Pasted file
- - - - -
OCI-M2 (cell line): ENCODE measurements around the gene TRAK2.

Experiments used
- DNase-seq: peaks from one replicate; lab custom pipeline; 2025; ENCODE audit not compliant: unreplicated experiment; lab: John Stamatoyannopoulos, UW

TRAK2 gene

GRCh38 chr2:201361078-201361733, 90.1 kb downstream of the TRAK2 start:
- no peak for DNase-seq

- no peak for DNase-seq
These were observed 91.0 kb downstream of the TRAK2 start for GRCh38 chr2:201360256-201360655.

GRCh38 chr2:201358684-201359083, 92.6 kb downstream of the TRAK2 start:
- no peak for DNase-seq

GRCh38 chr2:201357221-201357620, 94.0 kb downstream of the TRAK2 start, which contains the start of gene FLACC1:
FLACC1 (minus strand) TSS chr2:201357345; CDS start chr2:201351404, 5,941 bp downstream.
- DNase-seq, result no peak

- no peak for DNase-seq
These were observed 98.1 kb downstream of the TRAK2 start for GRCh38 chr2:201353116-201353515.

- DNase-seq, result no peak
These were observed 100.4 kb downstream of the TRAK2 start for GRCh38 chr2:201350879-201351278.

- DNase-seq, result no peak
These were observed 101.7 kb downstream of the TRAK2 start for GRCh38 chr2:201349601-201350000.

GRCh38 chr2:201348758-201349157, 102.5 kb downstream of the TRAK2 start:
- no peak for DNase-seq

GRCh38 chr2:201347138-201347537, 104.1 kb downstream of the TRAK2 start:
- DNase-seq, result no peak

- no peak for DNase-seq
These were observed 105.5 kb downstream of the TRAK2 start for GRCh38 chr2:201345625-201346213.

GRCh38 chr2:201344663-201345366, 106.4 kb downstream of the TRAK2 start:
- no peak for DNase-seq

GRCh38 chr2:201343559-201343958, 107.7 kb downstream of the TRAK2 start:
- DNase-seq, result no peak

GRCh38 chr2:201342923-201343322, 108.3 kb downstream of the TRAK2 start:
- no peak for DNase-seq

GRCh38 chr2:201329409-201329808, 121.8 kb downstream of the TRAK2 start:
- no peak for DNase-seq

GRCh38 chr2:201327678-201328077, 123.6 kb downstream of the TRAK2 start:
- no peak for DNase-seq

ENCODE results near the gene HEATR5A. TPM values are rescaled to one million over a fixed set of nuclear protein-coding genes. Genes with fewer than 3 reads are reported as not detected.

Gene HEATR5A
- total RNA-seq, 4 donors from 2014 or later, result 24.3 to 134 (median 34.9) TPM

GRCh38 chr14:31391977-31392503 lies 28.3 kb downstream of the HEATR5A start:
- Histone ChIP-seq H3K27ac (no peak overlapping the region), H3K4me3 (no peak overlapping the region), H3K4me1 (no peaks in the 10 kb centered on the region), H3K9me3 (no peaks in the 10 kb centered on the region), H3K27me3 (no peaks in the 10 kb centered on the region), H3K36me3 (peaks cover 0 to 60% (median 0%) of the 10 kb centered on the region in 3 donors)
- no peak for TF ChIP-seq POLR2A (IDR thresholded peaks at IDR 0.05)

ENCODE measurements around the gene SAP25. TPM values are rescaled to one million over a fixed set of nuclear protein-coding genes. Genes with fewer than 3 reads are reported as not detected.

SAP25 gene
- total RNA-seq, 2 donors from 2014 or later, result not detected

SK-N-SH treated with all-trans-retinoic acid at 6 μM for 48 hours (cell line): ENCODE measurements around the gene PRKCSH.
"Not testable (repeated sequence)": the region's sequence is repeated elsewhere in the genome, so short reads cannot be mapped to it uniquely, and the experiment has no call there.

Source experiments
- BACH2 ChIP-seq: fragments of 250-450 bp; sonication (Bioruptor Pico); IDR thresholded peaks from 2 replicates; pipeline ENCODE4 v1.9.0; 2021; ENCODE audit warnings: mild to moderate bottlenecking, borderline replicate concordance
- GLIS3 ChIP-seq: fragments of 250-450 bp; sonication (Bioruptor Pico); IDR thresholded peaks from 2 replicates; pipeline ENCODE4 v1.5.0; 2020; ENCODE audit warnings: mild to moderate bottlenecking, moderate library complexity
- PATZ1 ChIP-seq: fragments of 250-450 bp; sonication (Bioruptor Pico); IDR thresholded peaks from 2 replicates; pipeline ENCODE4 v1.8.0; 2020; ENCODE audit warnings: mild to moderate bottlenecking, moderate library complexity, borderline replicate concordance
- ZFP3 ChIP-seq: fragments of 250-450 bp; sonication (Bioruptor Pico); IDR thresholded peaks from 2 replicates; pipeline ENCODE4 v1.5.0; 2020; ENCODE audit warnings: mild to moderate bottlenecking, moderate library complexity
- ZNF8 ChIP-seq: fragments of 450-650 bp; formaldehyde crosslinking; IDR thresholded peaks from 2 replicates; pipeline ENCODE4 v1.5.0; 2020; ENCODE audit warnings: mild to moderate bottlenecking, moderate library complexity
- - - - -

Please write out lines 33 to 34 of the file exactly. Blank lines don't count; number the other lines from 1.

- no peak for DNase-seq

GRCh38 chr2:201327678-201328077, 123.6 kb downstream of the TRAK2 start: